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Old 06-20-2007, 07:50 PM
Location: Living in Paradise
5,701 posts, read 23,312,435 times
Reputation: 3059


NHTSA began rating child restraint systems, which include booster seats, in 2002 -- using a grading system of "A," "B," or "C" to denote how easy certain features are to use on safety seats. For 2007, NHTSA rated 101 child safety seats from 19 different manufacturers for 2007. Of the 101 seats rated, 81 percent received an overall score of “A.” In 2006, 85 percent of rated seats received an overall score of “A.” NHTSA's Ease of Use Ratings program strives to prompt child restraint system (CRS) manufacturers to improve their products and make them easier for consumers to use. Highlights from the 2007 ratings of selected safety seats are as follows:

* A total of 165 ratings were awarded in 2007, covering all the multiple use modes for convertible and combination seats available in the 101 safety seats selected. This was an increase from 2006, where 99 seats were selected with a total of 160 individual ratings. The 2007 ratings are estimated to cover over 95 percent of safety seats currently available to consumers.
* In order for a seat to qualify for an overall "A," it must receive an "A" rating in every possible mode. Out of the 101 seats rated, 82 received an "A" overall, 8 received a "B" overall, and 11 had mixed scores of either an "A" or "B" for each of its modes.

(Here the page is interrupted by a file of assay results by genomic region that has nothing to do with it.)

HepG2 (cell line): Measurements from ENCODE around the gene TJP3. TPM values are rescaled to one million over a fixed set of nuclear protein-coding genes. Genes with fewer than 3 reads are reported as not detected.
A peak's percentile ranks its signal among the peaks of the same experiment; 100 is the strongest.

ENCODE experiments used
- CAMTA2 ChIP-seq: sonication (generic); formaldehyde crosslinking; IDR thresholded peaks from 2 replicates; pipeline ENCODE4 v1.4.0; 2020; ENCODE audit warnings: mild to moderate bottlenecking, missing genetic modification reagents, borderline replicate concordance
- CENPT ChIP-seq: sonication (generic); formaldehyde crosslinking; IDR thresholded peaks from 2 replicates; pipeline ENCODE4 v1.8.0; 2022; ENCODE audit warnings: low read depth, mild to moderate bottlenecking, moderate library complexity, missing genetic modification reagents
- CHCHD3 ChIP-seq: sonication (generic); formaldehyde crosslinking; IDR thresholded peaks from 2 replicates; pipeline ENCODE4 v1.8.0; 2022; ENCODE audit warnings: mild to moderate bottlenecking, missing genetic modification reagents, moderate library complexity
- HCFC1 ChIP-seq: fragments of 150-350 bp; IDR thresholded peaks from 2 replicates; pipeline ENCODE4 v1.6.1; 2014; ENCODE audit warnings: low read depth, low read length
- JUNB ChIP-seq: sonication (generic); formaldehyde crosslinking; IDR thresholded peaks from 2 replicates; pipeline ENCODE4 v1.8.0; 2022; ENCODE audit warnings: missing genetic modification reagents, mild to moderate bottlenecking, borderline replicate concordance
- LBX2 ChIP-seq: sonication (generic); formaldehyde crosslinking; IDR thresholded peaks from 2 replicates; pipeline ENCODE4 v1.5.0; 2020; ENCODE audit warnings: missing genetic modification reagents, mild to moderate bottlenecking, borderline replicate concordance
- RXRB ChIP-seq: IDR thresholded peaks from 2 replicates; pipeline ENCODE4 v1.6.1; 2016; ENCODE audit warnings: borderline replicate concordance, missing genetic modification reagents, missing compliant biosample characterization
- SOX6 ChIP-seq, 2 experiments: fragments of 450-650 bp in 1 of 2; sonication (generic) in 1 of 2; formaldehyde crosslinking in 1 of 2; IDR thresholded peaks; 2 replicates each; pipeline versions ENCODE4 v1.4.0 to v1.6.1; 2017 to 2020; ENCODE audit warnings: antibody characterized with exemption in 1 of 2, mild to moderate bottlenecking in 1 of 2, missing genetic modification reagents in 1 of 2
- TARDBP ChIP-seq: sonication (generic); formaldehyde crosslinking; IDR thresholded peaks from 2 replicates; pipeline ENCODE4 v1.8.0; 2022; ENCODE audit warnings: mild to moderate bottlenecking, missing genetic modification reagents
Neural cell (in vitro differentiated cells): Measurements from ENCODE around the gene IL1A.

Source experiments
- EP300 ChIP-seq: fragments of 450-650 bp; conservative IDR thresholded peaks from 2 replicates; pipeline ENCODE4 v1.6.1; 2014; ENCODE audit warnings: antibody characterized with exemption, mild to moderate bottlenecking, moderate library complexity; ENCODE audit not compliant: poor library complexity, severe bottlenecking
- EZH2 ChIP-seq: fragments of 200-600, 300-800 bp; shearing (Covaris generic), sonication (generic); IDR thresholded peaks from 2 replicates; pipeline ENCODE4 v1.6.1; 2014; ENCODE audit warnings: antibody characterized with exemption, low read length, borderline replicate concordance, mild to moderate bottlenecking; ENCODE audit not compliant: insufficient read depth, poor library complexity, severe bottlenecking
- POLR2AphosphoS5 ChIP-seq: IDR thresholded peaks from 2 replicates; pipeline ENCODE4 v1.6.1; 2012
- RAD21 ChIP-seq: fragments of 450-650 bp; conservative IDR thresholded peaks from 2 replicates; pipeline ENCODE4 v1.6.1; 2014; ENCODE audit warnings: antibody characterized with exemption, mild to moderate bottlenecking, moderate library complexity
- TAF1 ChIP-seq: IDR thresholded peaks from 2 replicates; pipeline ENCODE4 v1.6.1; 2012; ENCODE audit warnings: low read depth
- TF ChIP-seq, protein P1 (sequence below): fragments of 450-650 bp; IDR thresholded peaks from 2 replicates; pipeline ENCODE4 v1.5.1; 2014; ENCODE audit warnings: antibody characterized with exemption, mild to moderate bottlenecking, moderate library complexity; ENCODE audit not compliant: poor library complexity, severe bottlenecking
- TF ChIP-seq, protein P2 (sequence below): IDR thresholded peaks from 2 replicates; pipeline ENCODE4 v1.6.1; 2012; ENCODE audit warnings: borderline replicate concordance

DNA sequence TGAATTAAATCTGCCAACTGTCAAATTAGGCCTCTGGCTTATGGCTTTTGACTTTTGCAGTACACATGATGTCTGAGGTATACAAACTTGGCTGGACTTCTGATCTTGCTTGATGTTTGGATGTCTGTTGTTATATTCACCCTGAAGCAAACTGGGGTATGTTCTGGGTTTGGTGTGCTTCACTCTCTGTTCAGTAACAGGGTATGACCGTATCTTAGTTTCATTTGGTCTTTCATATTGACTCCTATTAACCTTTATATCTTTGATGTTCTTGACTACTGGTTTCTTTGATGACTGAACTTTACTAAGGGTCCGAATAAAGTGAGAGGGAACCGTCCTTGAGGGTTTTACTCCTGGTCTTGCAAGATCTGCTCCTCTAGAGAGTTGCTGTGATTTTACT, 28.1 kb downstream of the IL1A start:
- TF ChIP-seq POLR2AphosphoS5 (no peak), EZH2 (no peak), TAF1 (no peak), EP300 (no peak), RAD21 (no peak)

* As in 2006, there were no safety seats that received an overall "C" rating; however, there were several "C" scores in some individual categories.

In addition to the overall rating, NHTSA also uses the letter grading system to denote how well the child safety seats perform in five individual categories:

* Whether the seat is pre-assembled or requires assembly after purchase.
* Clarity of the labeling attached to the seat.
* Clarity of written instructions regarding the seat’s proper use.
* Ease of securing a child in the seat.
* Whether the seat has features that make it easier to install in a vehicle.

Remember, the best child safety seat is the one that fits your child properly, is easy to use, and fits in your vehicle correctly. The best way to ensure a proper fit in your vehicle is to try installing the child seat before purchasing.
Be certain you've installed your child safety or booster seat correctly by having it checked at a child safety seat inspection station or by a certified child passenger safety technician. To find one near you, visit http://www.nhtsa.dot.gov/CPS/CPSFitting or Home | SeatCheck.org. You can also call 1-888-DASH-2-DOT or 1-866-SEATCHECK.
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